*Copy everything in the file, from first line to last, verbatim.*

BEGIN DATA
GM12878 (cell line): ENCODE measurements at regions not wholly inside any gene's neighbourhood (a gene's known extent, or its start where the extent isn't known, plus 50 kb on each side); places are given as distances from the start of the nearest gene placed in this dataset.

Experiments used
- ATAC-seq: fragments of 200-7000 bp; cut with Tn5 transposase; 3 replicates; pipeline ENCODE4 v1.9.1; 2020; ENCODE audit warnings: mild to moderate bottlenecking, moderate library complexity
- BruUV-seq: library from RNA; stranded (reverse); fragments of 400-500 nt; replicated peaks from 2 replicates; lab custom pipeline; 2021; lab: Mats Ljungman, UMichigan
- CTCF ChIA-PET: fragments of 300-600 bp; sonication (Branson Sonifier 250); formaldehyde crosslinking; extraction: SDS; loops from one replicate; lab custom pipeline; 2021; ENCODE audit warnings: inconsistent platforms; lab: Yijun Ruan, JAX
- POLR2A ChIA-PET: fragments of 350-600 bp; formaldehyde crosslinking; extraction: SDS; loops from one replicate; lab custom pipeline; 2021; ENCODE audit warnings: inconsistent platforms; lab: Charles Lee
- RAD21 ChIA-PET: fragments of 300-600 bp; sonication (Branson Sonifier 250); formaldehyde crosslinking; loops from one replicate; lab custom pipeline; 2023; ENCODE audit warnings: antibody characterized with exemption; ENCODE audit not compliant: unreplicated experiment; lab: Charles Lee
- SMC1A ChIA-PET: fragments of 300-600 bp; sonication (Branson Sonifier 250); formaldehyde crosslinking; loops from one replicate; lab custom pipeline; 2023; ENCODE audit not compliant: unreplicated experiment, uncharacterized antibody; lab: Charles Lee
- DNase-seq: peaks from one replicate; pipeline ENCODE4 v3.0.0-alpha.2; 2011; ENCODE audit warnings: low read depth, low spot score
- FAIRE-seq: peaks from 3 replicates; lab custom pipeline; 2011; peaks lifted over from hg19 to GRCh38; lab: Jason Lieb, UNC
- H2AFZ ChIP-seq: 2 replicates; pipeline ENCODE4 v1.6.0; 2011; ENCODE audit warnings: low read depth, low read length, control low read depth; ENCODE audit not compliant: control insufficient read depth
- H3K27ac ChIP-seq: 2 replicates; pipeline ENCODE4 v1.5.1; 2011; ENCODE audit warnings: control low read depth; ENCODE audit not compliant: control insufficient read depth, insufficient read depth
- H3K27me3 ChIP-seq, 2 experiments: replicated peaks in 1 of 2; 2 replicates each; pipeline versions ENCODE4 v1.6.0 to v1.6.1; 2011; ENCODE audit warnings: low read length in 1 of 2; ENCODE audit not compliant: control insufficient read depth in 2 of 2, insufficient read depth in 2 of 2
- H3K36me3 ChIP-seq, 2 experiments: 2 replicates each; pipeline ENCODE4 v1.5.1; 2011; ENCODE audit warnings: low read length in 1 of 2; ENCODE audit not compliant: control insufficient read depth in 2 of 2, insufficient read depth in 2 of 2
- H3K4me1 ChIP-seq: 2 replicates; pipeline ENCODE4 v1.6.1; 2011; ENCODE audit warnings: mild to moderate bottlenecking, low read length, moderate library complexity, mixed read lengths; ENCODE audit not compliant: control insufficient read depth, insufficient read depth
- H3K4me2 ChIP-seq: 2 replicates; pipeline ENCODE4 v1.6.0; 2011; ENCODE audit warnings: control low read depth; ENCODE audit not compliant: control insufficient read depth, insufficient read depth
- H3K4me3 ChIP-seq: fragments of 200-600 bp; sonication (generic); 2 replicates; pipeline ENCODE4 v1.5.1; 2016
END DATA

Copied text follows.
GM12878 (cell line): ENCODE measurements at regions not wholly inside any gene's neighbourhood (a gene's known extent, or its start where the extent isn't known, plus 50 kb on each side); places are given as distances from the start of the nearest gene placed in this dataset.

Experiments used
- ATAC-seq: fragments of 200-7000 bp; cut with Tn5 transposase; 3 replicates; pipeline ENCODE4 v1.9.1; 2020; ENCODE audit warnings: mild to moderate bottlenecking, moderate library complexity
- BruUV-seq: library from RNA; stranded (reverse); fragments of 400-500 nt; replicated peaks from 2 replicates; lab custom pipeline; 2021; lab: Mats Ljungman, UMichigan
- CTCF ChIA-PET: fragments of 300-600 bp; sonication (Branson Sonifier 250); formaldehyde crosslinking; extraction: SDS; loops from one replicate; lab custom pipeline; 2021; ENCODE audit warnings: inconsistent platforms; lab: Yijun Ruan, JAX
- POLR2A ChIA-PET: fragments of 350-600 bp; formaldehyde crosslinking; extraction: SDS; loops from one replicate; lab custom pipeline; 2021; ENCODE audit warnings: inconsistent platforms; lab: Charles Lee
- RAD21 ChIA-PET: fragments of 300-600 bp; sonication (Branson Sonifier 250); formaldehyde crosslinking; loops from one replicate; lab custom pipeline; 2023; ENCODE audit warnings: antibody characterized with exemption; ENCODE audit not compliant: unreplicated experiment; lab: Charles Lee
- SMC1A ChIA-PET: fragments of 300-600 bp; sonication (Branson Sonifier 250); formaldehyde crosslinking; loops from one replicate; lab custom pipeline; 2023; ENCODE audit not compliant: unreplicated experiment, uncharacterized antibody; lab: Charles Lee
- DNase-seq: peaks from one replicate; pipeline ENCODE4 v3.0.0-alpha.2; 2011; ENCODE audit warnings: low read depth, low spot score
- FAIRE-seq: peaks from 3 replicates; lab custom pipeline; 2011; peaks lifted over from hg19 to GRCh38; lab: Jason Lieb, UNC
- H2AFZ ChIP-seq: 2 replicates; pipeline ENCODE4 v1.6.0; 2011; ENCODE audit warnings: low read depth, low read length, control low read depth; ENCODE audit not compliant: control insufficient read depth
- H3K27ac ChIP-seq: 2 replicates; pipeline ENCODE4 v1.5.1; 2011; ENCODE audit warnings: control low read depth; ENCODE audit not compliant: control insufficient read depth, insufficient read depth
- H3K27me3 ChIP-seq, 2 experiments: replicated peaks in 1 of 2; 2 replicates each; pipeline versions ENCODE4 v1.6.0 to v1.6.1; 2011; ENCODE audit warnings: low read length in 1 of 2; ENCODE audit not compliant: control insufficient read depth in 2 of 2, insufficient read depth in 2 of 2
- H3K36me3 ChIP-seq, 2 experiments: 2 replicates each; pipeline ENCODE4 v1.5.1; 2011; ENCODE audit warnings: low read length in 1 of 2; ENCODE audit not compliant: control insufficient read depth in 2 of 2, insufficient read depth in 2 of 2
- H3K4me1 ChIP-seq: 2 replicates; pipeline ENCODE4 v1.6.1; 2011; ENCODE audit warnings: mild to moderate bottlenecking, low read length, moderate library complexity, mixed read lengths; ENCODE audit not compliant: control insufficient read depth, insufficient read depth
- H3K4me2 ChIP-seq: 2 replicates; pipeline ENCODE4 v1.6.0; 2011; ENCODE audit warnings: control low read depth; ENCODE audit not compliant: control insufficient read depth, insufficient read depth
- H3K4me3 ChIP-seq: fragments of 200-600 bp; sonication (generic); 2 replicates; pipeline ENCODE4 v1.5.1; 2016